was undergoing expansion from 2FE
to 3FE, but staff deployment and
the leadership structure was historic
and still focused on the successful
amalgamation of schools in 2008.
We still had a vertically grouped class
in years 3 and 4 and class sizes in
excess of 30 in these year groups. I
appointed another experienced teacher
and made the school 2FE throughout,
growing to become 3FE from reception
through to year 6. We appointed a
new “phase leader” for years 3 and 4,
having taken each of these year groups
off a previous phase. We moved to
a position where we had four phase
leaders, a head teacher and a deputy
head. We then advertised externally
and successfully appointed an assistant
head teacher for inclusion and support.
For the stage we were at, our structure
met our children’s needs.
In the first few weeks I wanted to see
the teachers developing and enhancing
their relationships with the children. An
oft-used phrase was: “Children don’t
learn from people they don’t like!”
While some staff demanded respect,
they quickly learnt from our children
that respect must be earned. Once
this relationship was established,
In the first six months we focused
heavily on improving behaviour with
the children. The school switched
overnight from a sanctions culture
to one of rewards. Clear routines
and procedures ensured that we
constantly focused on seeing that the
children were behaving well, while still
addressing those behaviours that were
harder to change.
Two Seaside children in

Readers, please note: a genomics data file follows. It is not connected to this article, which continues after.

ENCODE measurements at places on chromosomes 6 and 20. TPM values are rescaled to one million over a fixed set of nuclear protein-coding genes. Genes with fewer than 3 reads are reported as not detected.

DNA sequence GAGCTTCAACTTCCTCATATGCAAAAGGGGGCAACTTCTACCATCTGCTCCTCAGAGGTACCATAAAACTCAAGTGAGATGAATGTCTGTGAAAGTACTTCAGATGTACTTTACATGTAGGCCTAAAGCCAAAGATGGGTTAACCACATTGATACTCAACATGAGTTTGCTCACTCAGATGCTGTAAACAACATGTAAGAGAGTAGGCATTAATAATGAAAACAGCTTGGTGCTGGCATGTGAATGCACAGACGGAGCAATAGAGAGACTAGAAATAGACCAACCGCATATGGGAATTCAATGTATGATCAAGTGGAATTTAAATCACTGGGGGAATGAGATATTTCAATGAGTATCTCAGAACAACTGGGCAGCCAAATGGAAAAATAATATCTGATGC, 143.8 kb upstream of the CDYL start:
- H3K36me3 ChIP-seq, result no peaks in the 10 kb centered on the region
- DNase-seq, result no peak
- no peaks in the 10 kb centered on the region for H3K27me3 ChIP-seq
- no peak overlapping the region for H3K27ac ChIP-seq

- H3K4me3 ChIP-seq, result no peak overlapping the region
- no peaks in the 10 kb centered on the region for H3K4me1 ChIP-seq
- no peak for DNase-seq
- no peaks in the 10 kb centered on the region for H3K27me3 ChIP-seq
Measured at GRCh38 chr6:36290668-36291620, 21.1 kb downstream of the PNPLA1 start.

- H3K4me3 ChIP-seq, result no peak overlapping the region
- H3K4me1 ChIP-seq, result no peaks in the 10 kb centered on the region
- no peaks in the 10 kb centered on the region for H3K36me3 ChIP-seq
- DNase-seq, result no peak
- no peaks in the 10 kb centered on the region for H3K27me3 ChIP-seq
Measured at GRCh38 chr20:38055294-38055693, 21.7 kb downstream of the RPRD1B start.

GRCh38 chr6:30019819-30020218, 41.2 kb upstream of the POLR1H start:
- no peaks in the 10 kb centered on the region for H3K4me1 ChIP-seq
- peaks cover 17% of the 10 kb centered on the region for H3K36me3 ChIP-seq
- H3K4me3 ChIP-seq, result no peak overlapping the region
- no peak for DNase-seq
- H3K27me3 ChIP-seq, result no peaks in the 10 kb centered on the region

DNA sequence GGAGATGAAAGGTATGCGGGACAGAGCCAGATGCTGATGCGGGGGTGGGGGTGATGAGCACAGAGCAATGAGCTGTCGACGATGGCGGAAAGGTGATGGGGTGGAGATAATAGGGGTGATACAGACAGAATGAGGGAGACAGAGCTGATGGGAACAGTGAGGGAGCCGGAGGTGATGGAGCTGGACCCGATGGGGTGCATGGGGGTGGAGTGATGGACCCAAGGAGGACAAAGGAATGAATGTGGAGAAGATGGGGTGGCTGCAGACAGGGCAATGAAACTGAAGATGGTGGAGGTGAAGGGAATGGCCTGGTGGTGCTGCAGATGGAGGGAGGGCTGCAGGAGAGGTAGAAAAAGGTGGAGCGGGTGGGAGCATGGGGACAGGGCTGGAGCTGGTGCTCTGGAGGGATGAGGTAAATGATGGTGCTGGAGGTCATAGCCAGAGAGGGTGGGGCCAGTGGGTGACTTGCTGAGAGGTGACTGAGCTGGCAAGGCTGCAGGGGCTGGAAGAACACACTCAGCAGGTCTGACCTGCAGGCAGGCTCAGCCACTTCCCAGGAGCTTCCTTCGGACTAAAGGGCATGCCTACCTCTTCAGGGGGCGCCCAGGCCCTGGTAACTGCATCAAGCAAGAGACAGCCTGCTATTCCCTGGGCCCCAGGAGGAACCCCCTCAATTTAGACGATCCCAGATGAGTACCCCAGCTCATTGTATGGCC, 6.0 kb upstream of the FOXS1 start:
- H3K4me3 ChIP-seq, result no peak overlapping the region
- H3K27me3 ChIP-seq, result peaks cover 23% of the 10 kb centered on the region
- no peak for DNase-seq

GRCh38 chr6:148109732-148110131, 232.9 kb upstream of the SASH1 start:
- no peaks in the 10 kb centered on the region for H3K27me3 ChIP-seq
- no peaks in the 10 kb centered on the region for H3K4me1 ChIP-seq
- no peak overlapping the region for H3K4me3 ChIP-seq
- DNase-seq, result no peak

a beach hut
reach their full
29NEW HORIZONS SEASIDE PRIMARY |
BEST PRACTICE REPRESENTATIVE 2018
From a teaching perspective we
focused heavily on ensuring that all
children were making progress in
every lesson over time. We looked
closely at what we felt was necessary
in every session and made these non-
negotiables – we called them the 3 Ps:
pitch, pace and productivity.
Ofsted inspected us again in October
2013. Already by this stage, behaviour
and safety were graded as “good”,
as was leadership and management.
Teaching was described as typically
good, but due to historic data the
school could not be judged as good
overall. Rather than seeing this
as a negative, we used it to drive
further improvements faster and
With such a positive culture growing
fast, we began to make bolder moves.
We introduced a new phonics scheme,
changed our residential visits, adding
two new ones and, not least, began
streaming across the whole of Key
Stage 2 for English and mathematics.
The Key Stage 2 outcomes for
2014 placed us in the top two per
cent nationally for attainment and
achievement. Our hard work was
paying off: the culture in the school
was transformed. Not only did our
children really start to believe in
themselves: so did the adults.
Pupil progress featured front and
central in every staff, SLT and
governors’ meeting. At Seaside we had
created a culture where every child
mattered and succeeded. The hard
work had just begun in real terms,
because we now had to sustain it.
In addition to being “requires
improvement” the school was also
undergoing a significant building
expansion so as to house the seven
extra classes. This was completed in
October 2014, enabling us to give
100 per cent attention to achieving
As it happened, it built to a crescendo
in July 2015. Our results again were in
the top 10 per cent nationally for Key
Stage 2, better than national in Key
Stage 1 and the phonics screening and